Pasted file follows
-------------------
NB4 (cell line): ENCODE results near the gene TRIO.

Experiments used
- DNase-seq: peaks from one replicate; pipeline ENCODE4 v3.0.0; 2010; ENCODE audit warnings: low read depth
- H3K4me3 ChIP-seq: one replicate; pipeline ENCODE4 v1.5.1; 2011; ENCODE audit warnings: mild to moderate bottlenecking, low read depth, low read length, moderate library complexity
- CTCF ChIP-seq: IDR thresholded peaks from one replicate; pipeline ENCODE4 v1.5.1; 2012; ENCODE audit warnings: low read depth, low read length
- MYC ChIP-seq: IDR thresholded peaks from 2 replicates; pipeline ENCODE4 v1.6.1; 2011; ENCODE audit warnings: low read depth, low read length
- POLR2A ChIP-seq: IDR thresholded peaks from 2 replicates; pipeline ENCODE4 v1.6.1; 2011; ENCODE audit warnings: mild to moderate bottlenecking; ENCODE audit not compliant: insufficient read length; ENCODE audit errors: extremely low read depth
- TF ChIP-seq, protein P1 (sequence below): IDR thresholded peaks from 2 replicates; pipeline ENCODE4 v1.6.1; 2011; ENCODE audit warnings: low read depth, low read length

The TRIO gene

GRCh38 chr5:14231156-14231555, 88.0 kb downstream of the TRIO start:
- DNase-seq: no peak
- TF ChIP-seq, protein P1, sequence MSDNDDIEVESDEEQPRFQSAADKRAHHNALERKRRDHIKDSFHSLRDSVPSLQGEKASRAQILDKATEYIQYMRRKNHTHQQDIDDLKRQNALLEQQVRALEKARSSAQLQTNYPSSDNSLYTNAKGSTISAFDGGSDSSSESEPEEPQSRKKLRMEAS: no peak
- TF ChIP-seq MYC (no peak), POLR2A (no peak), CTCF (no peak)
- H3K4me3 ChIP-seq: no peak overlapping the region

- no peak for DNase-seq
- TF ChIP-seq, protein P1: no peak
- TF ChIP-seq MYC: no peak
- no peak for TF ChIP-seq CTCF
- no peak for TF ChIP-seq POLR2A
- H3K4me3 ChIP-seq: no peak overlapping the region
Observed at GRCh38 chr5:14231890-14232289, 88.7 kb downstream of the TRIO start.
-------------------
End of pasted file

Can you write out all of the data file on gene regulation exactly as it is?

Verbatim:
NB4 (cell line): ENCODE results near the gene TRIO.

Experiments used
- DNase-seq: peaks from one replicate; pipeline ENCODE4 v3.0.0; 2010; ENCODE audit warnings: low read depth
- H3K4me3 ChIP-seq: one replicate; pipeline ENCODE4 v1.5.1; 2011; ENCODE audit warnings: mild to moderate bottlenecking, low read depth, low read length, moderate library complexity
- CTCF ChIP-seq: IDR thresholded peaks from one replicate; pipeline ENCODE4 v1.5.1; 2012; ENCODE audit warnings: low read depth, low read length
- MYC ChIP-seq: IDR thresholded peaks from 2 replicates; pipeline ENCODE4 v1.6.1; 2011; ENCODE audit warnings: low read depth, low read length
- POLR2A ChIP-seq: IDR thresholded peaks from 2 replicates; pipeline ENCODE4 v1.6.1; 2011; ENCODE audit warnings: mild to moderate bottlenecking; ENCODE audit not compliant: insufficient read length; ENCODE audit errors: extremely low read depth
- TF ChIP-seq, protein P1 (sequence below): IDR thresholded peaks from 2 replicates; pipeline ENCODE4 v1.6.1; 2011; ENCODE audit warnings: low read depth, low read length

The TRIO gene

GRCh38 chr5:14231156-14231555, 88.0 kb downstream of the TRIO start:
- DNase-seq: no peak
- TF ChIP-seq, protein P1, sequence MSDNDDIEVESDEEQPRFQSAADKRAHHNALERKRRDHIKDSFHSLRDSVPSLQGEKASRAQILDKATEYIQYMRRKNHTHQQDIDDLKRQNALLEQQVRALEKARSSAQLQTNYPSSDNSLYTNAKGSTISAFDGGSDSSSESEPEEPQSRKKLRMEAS: no peak
- TF ChIP-seq MYC (no peak), POLR2A (no peak), CTCF (no peak)
- H3K4me3 ChIP-seq: no peak overlapping the region

- no peak for DNase-seq
- TF ChIP-seq, protein P1: no peak
- TF ChIP-seq MYC: no peak
- no peak for TF ChIP-seq CTCF
- no peak for TF ChIP-seq POLR2A
- H3K4me3 ChIP-seq: no peak overlapping the region
Observed at GRCh38 chr5:14231890-14232289, 88.7 kb downstream of the TRIO start.